Lawmaker Grabs Spotlight to Attack Racist Fringe

By Mary Jacoby
Friday, March 19, 1999
The St. Petersburg Times Online

WASHINGTON -- The recently notorious Council of Conservative Citizens was the subject of a news conference outside the U.S. Capitol on Thursday, and the event to condemn the group's white supremacist beliefs drew a large crowd.

On an usually warm late winter day, journalists and other spectators basked in the sun as a parade of mostly black and Jewish Democrats -- and two moderate Republicans -- came before the microphones to excoriate the organization and its ties to prominent Republicans.

"The Council of Conservative Citizens has an insidious and treacherous agenda!" thundered Rep. Robert Wexler, the Boca Raton Democrat who has introduced a resolution to condemn the group. "(It) attempts to mask its hateful ideology by posing as a mainstream conservative think tank, but the racist agenda of this group is undeniable."

The organization emerged from obscurity a few months ago after revelations that both Senate Majority Leader Trent Lott, R-Miss., and House impeachment manager Bob Barr, R-Ga., had spoken before its members.

Lott's response to the controversy has been muddled. He has condemned the group's views. But in what appears to be a bow to constituents who may view the council as a Southern pride organization, Lott will not condemn the group itself.

"It's like condemning the Million Man March for the sins of a few people on the dais," said Lott spokesman John Czwartacki, referring to march-organizer Nation of Islam, whose leaders have espoused anti-Semitic views.

While Lott represents mainstream Republicanism, the council is stirring controversy on the right-wing fringe as well. Two unexpected spectators at Thursday's news conference were a case in point.

One of them was a man in a jarringly bright salmon-colored oxford shirt, which opened at the neck to reveal a gold necklace and hairy chest. On his fingers were three heavy gold rings, which resembled brass knuckles.

The other was a tall, thin man in a dark suit who blended in so well he could have been a congressman. His temples were graying, and he cocked his ear toward the African-American journalists gathered around him for comment.

The man with the gold jewelry stood on the other side of the crowd, watching the tall man closely. "That's Jared Taylor," said Michael Piper, crossing his arms and nodding. "He doesn't like us."

Piper is a writer for a little-known newspaper, the Spotlight, published in Washington by the Liberty Lobby, a self-described populist group that critics call anti-Semitic.

The Spotlight warns of a "new world order" in which America is run by the United Nations. In its pages, convicted Oklahoma
City bomber Timothy McVeigh once advertised for sale a military-style rocket launcher. The paper supports Pat Buchanan for president and David Duke for Congress.

Taylor, meanwhile, is a board member of the Council of Conservative Citizens. He crashed the news conference "to make sure our views were heard," he told reporters.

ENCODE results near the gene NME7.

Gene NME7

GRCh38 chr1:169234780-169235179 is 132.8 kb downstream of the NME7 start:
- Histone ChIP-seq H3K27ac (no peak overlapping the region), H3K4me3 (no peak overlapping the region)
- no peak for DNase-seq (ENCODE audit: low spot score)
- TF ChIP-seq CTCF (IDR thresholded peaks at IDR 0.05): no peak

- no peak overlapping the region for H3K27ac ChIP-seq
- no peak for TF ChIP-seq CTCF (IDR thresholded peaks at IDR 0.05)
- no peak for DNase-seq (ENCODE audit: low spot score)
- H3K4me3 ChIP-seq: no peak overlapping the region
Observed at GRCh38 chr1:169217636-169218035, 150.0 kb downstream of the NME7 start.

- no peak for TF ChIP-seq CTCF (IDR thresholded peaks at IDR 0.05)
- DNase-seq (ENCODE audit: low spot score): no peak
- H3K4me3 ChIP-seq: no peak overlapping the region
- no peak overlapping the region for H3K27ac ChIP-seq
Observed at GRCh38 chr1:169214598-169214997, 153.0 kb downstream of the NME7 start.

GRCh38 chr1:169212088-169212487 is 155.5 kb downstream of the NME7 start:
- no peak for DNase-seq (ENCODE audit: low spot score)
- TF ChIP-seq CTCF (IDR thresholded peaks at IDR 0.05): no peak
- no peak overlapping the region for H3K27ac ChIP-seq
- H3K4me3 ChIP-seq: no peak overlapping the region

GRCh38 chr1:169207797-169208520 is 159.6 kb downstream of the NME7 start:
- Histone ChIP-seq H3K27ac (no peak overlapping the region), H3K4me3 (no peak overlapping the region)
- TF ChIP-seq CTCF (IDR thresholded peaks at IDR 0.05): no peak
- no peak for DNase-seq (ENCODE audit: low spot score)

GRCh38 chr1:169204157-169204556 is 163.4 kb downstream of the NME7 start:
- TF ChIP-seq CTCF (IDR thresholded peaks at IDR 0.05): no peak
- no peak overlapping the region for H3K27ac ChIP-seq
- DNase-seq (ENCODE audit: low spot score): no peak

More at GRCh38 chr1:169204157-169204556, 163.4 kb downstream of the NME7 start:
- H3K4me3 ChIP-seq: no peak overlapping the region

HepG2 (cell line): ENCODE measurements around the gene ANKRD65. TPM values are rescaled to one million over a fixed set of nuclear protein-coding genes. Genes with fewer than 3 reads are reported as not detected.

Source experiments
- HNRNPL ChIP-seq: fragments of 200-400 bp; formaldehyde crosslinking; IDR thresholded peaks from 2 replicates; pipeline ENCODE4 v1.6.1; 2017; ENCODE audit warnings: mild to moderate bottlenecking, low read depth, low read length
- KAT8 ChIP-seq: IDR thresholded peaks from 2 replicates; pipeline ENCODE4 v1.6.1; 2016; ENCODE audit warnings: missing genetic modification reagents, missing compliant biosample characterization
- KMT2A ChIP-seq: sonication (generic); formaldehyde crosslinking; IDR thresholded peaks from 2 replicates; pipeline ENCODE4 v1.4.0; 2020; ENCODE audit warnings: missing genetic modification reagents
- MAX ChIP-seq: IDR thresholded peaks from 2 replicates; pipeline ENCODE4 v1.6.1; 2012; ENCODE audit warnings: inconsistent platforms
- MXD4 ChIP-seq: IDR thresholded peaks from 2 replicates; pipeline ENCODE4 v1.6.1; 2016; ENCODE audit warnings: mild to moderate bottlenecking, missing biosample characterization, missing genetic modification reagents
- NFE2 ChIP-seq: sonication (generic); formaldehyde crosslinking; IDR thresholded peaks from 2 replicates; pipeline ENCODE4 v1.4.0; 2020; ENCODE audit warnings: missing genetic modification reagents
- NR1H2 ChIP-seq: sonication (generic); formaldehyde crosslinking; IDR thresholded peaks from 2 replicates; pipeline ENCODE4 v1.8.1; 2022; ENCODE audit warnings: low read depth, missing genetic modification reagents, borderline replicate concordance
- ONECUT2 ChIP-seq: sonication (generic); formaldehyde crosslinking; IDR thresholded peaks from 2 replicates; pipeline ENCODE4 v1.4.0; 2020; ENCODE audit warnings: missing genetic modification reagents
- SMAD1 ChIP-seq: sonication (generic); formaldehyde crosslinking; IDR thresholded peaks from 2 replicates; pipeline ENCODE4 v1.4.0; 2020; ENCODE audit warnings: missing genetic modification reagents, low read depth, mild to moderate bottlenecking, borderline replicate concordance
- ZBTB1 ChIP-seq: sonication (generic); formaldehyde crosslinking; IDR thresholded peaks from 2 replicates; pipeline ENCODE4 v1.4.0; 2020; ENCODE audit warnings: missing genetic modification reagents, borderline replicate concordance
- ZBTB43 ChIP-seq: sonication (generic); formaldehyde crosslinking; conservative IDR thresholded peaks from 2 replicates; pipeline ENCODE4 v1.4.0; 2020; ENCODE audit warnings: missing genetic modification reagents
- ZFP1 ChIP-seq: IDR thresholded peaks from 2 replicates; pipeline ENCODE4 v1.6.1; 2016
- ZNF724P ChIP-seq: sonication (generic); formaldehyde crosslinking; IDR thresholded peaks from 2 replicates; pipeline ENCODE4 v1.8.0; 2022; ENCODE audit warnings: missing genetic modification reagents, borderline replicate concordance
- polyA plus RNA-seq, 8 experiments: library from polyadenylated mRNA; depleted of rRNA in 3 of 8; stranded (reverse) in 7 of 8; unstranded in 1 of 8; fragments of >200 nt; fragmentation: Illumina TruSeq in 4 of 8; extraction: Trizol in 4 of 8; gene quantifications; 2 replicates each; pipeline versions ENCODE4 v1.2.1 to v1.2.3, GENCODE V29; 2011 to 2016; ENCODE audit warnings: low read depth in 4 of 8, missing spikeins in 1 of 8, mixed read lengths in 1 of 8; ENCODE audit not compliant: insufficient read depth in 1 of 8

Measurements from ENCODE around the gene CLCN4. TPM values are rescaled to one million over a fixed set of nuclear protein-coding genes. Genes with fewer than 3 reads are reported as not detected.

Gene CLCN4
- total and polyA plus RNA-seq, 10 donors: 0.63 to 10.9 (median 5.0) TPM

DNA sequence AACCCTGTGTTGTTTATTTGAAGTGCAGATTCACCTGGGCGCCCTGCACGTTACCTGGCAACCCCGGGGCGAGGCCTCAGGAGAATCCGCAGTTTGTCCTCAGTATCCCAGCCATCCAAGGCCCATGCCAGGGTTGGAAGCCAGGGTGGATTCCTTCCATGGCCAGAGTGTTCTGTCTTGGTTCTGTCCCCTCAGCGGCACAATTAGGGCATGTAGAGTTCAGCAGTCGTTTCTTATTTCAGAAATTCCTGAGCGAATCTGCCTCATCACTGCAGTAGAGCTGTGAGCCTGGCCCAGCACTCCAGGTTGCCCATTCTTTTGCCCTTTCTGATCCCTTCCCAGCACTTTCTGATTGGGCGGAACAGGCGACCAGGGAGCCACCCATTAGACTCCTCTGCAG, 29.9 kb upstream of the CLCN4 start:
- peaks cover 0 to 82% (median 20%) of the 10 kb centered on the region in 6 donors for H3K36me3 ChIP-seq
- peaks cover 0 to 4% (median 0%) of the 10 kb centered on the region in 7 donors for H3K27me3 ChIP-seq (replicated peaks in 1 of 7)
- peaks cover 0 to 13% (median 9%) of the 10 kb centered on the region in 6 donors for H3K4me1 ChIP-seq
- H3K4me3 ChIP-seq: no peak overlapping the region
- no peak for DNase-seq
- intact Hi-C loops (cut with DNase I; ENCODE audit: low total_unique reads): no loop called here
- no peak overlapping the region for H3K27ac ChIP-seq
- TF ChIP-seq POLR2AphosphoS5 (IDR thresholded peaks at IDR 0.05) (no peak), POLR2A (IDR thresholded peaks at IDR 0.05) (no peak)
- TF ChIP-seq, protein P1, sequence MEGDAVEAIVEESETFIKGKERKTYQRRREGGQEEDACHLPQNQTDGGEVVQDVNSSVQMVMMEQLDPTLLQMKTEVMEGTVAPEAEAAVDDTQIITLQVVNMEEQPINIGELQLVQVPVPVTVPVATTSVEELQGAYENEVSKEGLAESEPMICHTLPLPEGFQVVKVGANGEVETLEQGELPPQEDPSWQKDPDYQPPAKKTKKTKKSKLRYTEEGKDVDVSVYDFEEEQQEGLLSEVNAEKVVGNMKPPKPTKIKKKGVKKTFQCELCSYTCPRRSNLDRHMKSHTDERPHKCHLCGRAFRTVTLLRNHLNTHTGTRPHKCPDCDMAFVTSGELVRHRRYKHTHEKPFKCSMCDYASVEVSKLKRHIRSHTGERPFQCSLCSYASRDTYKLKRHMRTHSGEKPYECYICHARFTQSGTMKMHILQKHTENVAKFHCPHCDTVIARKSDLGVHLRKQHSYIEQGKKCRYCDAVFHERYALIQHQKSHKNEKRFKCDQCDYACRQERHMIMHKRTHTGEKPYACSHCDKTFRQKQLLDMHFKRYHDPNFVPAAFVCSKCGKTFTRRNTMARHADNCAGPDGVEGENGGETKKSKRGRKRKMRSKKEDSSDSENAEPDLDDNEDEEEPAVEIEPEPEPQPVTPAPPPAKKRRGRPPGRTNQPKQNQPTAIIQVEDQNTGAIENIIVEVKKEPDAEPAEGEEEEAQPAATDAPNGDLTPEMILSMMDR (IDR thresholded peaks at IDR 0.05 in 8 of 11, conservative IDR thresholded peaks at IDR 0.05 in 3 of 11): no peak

The two groups should have a lot in common, but in fact they often bicker, Piper said.

The Spotlight, for example, accused Taylor of fomenting a rift in the council over ex-Klansman Duke's run for Congress in Louisiana and Duke's opposition to U.S. support for Israel.

"Some (council members) fear they will be accused of anti-Semitism if they align with Duke," the Spotlight wrote March 15.

Taylor shrugged off the criticism. Of the article, he said, "I found it incomprehensible. . . . They accused me of being in the thrall of Jews."

Groups like Liberty Lobby and the Council of Conservative Citzens tend to run under most Americans' radar, until something happens to raise their visibility.

Democrats and activists on the left have then turned controversies spawned by the right-wing fringes into embarrassments for mainstream Republicans.

For the Spotlight, it was the Oklahoma City bombing, which focused the public on the far-right militia movement. Democrats tried to link then-Speaker Newt Gingrich, R-Ga., to the militias, saying his harsh anti-government rhetoric encouraged them.

For the council, it was the revelation in December that Rep. Barr, a militant conservative, had address a council meeting in Charleston, S.C., last summer.

The news about Barr led to the uncovering of Lott's ties to the group. The majority leader hosted members of the council in his Capitol office two years ago, has spoken to the organization and has been photographed with its leaders.

Democrats and some Republicans, including conservative pundit Arianna Huffington, have called on Lott to support a resolution by Wexler condemning the group.

But Lott does not support the resolution, co-sponsored by 137 House members. "The only trouble with this resolution is that it is a broad-brush condemnation of a whole group of people," said Czwartacki.

Instead, Lott backs a resolution quickly introduced this week by the only African-American Republican in Congress, Rep. J.C. Watts of Oklahoma, which would condemn hate groups generally without singling out the council.

-- Times researcher Caryn Baird contributed to this report.

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